As people have already said, you need more calories if you weigh more just to maintain body functions - if you cut too far you will slow your metabolism down, make your body adapt to the new number and only burn what you consume. Like Anne says, you will find yourself tired, and will likely only maintain or even gain weight. My DH compares it to people who lived through famine and such - the body goes into survival mode and starts storing what it can for future use.

Anne - thanks for sharing! I like what you said about finding a calorie level you can maintain for life! Good job!

08-05-2008, 02:45 PM
Sounds like the whole reason that i am where i am right now.. My whole life i have skipped meals and watched calorie intake, eating diet foods to lower caloric intake.. always worrying about everything i ate.. and spent my whole life tired and draggin by.. even in high school i had to force myself to get up and get there each day.. i was soooo tired :( I always wondered why i had no energy.. I thought it was cuz i was over weight and i wasnt that overweight back then! Not like i am today.

I got used to NOT drinking much cuz when your in school you cant drink just anytime you want, you get a sip at the fountain in between classes.. how the heck do they expect kids to start healthy habits like that anyway? But yet it doesn't seem to effect everyone in the same ways so hmmm..

I sure have ALOT of bad habits to break.. Not drinking enough of anything.. Not eating enough calories.. No energy cuz of those things to get enough exercise.. UGGGH

So why do we watch calories when its difficult to get enough in each day!? So much i don't understand. I guess i will learn if i keep askin these questions!

Another thing i have a really difficult time with is.. some of these sites that have the menus and meal planners.. I just don't have the food in my house to follow them! I ALWAYS end up substituting meals and its not usually with one of their substitutes cuz i don't have anything on their lists.. I'm a very picky eater, always have been.. I do try to buy healthy foods, nothing prepared or packaged... But yet it is still difficult cuz their meals are so weird to me!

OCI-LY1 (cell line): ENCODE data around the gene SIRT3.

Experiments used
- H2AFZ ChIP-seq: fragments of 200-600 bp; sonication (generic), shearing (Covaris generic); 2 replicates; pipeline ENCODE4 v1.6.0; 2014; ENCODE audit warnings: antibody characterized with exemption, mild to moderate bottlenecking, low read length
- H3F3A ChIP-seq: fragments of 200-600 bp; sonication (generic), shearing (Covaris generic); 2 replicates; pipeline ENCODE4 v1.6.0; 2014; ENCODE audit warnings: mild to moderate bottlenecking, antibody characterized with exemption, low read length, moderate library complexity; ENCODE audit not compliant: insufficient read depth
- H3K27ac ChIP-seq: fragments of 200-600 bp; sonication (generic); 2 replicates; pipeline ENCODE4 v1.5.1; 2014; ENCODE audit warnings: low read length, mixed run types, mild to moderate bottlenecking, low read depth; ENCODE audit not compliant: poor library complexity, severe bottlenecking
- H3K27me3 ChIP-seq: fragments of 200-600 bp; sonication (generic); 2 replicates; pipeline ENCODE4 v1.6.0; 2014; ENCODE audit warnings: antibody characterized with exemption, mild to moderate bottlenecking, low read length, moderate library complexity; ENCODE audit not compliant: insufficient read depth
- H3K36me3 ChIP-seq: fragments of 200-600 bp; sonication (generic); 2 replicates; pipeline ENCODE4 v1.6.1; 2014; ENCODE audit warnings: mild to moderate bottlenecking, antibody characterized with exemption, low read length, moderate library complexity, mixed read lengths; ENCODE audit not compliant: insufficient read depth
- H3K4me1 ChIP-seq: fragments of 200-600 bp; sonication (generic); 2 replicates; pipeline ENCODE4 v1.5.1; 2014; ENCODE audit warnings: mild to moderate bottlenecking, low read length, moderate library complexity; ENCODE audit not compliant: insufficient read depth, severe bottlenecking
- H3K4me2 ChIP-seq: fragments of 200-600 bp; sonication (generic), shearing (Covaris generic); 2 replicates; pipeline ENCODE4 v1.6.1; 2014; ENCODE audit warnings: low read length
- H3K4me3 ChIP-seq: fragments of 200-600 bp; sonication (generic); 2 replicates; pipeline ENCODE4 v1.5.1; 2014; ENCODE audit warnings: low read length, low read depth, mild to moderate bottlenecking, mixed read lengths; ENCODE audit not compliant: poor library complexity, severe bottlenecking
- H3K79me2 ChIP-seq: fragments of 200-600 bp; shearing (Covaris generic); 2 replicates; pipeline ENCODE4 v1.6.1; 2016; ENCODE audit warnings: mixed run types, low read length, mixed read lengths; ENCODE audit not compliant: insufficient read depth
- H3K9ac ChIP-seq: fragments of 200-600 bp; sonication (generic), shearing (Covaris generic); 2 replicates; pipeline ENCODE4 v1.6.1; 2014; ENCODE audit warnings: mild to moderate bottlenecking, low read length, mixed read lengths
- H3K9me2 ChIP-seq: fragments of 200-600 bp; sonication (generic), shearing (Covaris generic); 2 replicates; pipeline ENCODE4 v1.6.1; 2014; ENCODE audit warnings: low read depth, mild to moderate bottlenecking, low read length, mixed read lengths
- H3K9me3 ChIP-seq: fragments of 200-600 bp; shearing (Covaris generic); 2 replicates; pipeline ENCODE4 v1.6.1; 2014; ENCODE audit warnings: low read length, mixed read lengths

Any suggestions there? Do i have to start eating things i don't care for?

Like right now.. On my stove, cooking for dinner tonight

Lean steak, with onions, green peppers, carrots and i will add zucchini 15 minutes before its done

That's dinner. Is that bad? I might add a green salad to it.. depending on how i feel when the time gets here..

I still didn't eat lunch.. cuz i had breakfast late cuz my sleep was screwed up last night so i slept late cuz of that lol what a vicious cycle my life is!

So i managed to get down 30 ounces of water so far today... that's great for me! Seems like if i drink the water tho i don't get hungry which is good but then its not cuz how do i get the calories in for the day if i keep drinking?

I am all screwed up! :(

08-05-2008, 03:27 PM
It sounds like you really need a basic education in nutrition. :) Don't freak about it - a lot of people do. It'd kinda sad how little people are taught about real basic nutrition in our society.

A couple of basic things:

Skipping meals doesn't work. What winds up happening is that you skip a meal and then you're starving by the time the next meal rolls around and you wind up over eating. A lot of people (myself included) wind up breaking their food into 5 or 6 smaller meals a day ... or 3 meals and 2 or 3 smaller snacks. I find that it's easier for me to eat if I eat smaller meals more often. Some people don't like to snack or don't want the hassle, so they stick with 3 meals.

The problem for most of us is NOT getting too few calories, but getting too many. I guarantee that it's not difficult to get enough calories in each day - the problem is that you're probably eating more calories than you realize because of things like garnishes, seasonings, oils, butters, and portion sizes. We wouldn't be overweight if we weren't eating too many calories over too long a period of time. :)

Portion size is a HUGE big deal. I measure and/or weigh every bite that goes into my mouth. Americans especially have a hugely skewed idea of what a "portion" is. Take your steak and veggies for example. How much of that steak will you eat for dinner? A reasonable portion size is 3.5 - 4 oz. That's a piece of steak about the size of the palm of your hand and about 1/2 inch thick. Or a piece the size of a deck of cards. Would you eat only that much, or will you (since you skipped lunch) eat double or even triple that? (I know I would have in the past - a "serving" of steak for me would be closer to a 1/2 or 3/4 of a pound w/out even trying.)

Also think about methods of cooking. You say that you have steak and veggies on the stove. How have you cooked them? Butter? Oil? Broth? Fried? Sauteed? All of those things add calories. It's great to have a piece of lean steak, but the minute you fry it up in a glob of oil, you've added 200+ calories to it.